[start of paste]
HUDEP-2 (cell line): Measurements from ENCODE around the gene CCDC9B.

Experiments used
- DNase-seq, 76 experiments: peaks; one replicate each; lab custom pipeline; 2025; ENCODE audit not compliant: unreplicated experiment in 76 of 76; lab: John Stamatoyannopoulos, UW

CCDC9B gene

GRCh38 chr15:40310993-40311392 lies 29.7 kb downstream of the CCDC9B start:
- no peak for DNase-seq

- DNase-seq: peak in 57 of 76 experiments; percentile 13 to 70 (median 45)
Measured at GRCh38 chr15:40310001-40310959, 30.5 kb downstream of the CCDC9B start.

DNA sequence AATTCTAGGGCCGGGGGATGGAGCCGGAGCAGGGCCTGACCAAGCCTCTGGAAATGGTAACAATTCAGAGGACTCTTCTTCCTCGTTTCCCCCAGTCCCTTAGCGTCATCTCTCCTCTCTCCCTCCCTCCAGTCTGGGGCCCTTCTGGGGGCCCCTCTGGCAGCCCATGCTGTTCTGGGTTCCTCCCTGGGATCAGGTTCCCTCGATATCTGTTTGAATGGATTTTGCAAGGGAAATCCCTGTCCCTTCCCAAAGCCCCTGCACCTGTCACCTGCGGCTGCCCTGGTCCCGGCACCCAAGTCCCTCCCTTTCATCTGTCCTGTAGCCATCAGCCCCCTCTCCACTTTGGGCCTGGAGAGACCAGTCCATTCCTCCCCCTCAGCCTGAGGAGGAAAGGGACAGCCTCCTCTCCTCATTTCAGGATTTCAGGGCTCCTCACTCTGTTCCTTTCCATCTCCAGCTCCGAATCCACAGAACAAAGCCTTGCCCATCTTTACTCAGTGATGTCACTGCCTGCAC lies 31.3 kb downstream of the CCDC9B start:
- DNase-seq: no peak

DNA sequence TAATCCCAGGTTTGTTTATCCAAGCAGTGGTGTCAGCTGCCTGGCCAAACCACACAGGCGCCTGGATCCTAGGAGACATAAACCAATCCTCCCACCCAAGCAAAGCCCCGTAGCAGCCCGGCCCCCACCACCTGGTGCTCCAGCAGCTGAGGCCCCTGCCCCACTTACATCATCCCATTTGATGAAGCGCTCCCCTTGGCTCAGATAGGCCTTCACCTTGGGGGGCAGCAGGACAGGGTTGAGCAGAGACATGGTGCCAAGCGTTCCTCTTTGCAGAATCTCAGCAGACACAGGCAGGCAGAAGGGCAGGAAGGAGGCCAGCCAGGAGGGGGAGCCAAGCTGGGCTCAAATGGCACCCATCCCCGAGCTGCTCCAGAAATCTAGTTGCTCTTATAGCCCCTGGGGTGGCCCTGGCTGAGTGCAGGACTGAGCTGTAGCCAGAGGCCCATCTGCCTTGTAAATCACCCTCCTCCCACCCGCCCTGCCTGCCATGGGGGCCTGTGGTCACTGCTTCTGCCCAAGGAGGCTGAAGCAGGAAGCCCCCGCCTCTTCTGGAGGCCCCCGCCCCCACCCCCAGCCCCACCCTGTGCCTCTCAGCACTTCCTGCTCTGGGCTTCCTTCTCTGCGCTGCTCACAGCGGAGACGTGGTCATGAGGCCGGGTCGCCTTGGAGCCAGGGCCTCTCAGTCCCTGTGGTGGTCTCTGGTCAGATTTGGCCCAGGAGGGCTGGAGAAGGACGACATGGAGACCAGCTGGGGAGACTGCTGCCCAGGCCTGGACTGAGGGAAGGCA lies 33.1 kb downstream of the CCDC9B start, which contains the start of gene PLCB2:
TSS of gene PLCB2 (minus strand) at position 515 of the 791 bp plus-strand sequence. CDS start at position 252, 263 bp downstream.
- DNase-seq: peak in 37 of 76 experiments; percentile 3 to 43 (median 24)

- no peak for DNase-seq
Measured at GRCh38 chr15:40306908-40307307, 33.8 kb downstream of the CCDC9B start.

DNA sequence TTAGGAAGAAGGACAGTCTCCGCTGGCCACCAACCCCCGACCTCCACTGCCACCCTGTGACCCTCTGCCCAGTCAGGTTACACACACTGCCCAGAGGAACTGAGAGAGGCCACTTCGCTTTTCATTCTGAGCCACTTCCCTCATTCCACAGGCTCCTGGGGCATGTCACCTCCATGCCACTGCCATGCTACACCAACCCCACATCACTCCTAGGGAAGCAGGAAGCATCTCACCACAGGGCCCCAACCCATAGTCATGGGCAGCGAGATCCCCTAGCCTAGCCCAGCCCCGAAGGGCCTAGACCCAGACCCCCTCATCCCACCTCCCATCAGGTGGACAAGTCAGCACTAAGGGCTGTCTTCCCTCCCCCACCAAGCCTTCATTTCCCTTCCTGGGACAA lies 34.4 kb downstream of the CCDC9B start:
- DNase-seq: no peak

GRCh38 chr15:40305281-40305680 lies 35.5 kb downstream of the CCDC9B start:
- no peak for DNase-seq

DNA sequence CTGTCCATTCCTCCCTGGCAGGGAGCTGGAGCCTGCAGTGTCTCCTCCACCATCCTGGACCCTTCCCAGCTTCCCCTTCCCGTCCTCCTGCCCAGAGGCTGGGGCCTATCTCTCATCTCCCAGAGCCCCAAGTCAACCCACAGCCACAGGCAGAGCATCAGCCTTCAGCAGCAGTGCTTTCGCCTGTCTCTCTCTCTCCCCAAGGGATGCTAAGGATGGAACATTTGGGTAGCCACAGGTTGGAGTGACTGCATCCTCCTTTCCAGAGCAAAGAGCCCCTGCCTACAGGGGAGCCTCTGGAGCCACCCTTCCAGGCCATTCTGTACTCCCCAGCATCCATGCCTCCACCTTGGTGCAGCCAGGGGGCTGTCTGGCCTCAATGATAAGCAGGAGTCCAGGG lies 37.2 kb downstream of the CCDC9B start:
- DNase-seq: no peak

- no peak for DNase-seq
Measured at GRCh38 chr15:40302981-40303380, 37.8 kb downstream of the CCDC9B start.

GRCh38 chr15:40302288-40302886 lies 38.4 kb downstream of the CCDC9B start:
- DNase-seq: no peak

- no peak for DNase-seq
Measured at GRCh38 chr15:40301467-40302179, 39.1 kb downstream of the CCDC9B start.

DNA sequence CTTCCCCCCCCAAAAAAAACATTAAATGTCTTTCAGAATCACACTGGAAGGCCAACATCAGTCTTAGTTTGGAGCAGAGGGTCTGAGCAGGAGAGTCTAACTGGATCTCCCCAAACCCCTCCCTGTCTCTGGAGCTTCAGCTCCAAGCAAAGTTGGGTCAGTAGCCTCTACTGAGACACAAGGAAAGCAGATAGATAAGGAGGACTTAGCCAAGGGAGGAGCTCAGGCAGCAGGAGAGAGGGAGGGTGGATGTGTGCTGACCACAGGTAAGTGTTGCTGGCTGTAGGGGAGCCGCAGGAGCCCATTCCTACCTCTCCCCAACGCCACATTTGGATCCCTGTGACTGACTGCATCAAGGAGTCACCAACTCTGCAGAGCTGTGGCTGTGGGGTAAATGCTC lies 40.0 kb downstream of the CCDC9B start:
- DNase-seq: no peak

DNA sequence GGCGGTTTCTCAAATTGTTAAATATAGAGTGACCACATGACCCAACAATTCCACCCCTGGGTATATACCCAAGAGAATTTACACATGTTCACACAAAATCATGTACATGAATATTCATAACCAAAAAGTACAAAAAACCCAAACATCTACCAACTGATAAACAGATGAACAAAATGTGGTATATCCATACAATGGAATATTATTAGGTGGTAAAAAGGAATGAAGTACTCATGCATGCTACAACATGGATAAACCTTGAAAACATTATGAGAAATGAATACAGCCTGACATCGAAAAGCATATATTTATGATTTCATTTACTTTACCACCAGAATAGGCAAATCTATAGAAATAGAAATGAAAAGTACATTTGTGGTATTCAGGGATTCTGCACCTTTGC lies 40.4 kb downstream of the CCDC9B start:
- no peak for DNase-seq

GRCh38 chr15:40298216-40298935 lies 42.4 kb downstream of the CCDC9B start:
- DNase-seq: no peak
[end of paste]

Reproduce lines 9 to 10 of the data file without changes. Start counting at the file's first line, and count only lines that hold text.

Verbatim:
DNA sequence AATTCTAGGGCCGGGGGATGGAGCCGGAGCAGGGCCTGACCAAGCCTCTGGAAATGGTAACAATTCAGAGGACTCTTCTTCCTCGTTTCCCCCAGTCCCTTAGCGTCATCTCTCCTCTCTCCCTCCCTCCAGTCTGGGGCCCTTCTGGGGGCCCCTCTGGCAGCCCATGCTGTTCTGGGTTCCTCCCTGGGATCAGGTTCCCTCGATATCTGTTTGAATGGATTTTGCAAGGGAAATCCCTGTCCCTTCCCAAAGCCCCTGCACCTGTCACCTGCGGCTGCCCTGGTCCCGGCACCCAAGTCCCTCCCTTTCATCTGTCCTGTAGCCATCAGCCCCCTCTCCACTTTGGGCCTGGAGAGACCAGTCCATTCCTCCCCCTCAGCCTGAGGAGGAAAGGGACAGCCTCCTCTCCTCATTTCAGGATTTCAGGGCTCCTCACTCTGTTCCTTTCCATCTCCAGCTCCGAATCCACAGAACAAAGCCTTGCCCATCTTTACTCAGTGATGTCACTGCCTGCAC lies 31.3 kb downstream of the CCDC9B start:
- DNase-seq: no peak